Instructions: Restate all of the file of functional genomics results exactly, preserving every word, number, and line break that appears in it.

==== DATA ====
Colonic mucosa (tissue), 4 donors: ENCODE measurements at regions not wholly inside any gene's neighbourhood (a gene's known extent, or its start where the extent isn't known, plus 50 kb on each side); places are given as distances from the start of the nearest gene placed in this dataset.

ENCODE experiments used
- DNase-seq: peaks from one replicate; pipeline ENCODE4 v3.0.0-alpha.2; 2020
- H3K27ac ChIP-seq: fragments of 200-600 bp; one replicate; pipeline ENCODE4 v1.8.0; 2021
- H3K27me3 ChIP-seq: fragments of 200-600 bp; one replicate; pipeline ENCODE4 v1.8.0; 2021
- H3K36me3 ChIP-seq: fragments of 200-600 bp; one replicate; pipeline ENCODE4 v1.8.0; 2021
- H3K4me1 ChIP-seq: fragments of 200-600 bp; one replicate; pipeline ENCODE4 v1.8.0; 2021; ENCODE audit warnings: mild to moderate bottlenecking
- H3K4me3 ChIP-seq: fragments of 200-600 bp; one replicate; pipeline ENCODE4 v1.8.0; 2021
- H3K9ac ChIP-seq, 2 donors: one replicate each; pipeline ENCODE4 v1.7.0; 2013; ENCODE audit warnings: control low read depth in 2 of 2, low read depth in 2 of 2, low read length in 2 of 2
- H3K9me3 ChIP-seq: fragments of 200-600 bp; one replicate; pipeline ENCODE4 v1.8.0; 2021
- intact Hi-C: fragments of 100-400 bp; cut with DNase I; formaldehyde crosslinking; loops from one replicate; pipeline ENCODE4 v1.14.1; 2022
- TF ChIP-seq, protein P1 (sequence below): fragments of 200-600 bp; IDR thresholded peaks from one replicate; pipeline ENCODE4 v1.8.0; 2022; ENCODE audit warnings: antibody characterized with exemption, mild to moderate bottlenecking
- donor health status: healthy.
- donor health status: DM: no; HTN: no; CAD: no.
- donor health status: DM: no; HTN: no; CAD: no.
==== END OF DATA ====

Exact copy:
Colonic mucosa (tissue), 4 donors: ENCODE measurements at regions not wholly inside any gene's neighbourhood (a gene's known extent, or its start where the extent isn't known, plus 50 kb on each side); places are given as distances from the start of the nearest gene placed in this dataset.

ENCODE experiments used
- DNase-seq: peaks from one replicate; pipeline ENCODE4 v3.0.0-alpha.2; 2020
- H3K27ac ChIP-seq: fragments of 200-600 bp; one replicate; pipeline ENCODE4 v1.8.0; 2021
- H3K27me3 ChIP-seq: fragments of 200-600 bp; one replicate; pipeline ENCODE4 v1.8.0; 2021
- H3K36me3 ChIP-seq: fragments of 200-600 bp; one replicate; pipeline ENCODE4 v1.8.0; 2021
- H3K4me1 ChIP-seq: fragments of 200-600 bp; one replicate; pipeline ENCODE4 v1.8.0; 2021; ENCODE audit warnings: mild to moderate bottlenecking
- H3K4me3 ChIP-seq: fragments of 200-600 bp; one replicate; pipeline ENCODE4 v1.8.0; 2021
- H3K9ac ChIP-seq, 2 donors: one replicate each; pipeline ENCODE4 v1.7.0; 2013; ENCODE audit warnings: control low read depth in 2 of 2, low read depth in 2 of 2, low read length in 2 of 2
- H3K9me3 ChIP-seq: fragments of 200-600 bp; one replicate; pipeline ENCODE4 v1.8.0; 2021
- intact Hi-C: fragments of 100-400 bp; cut with DNase I; formaldehyde crosslinking; loops from one replicate; pipeline ENCODE4 v1.14.1; 2022
- TF ChIP-seq, protein P1 (sequence below): fragments of 200-600 bp; IDR thresholded peaks from one replicate; pipeline ENCODE4 v1.8.0; 2022; ENCODE audit warnings: antibody characterized with exemption, mild to moderate bottlenecking
- donor health status: healthy.
- donor health status: DM: no; HTN: no; CAD: no.
- donor health status: DM: no; HTN: no; CAD: no.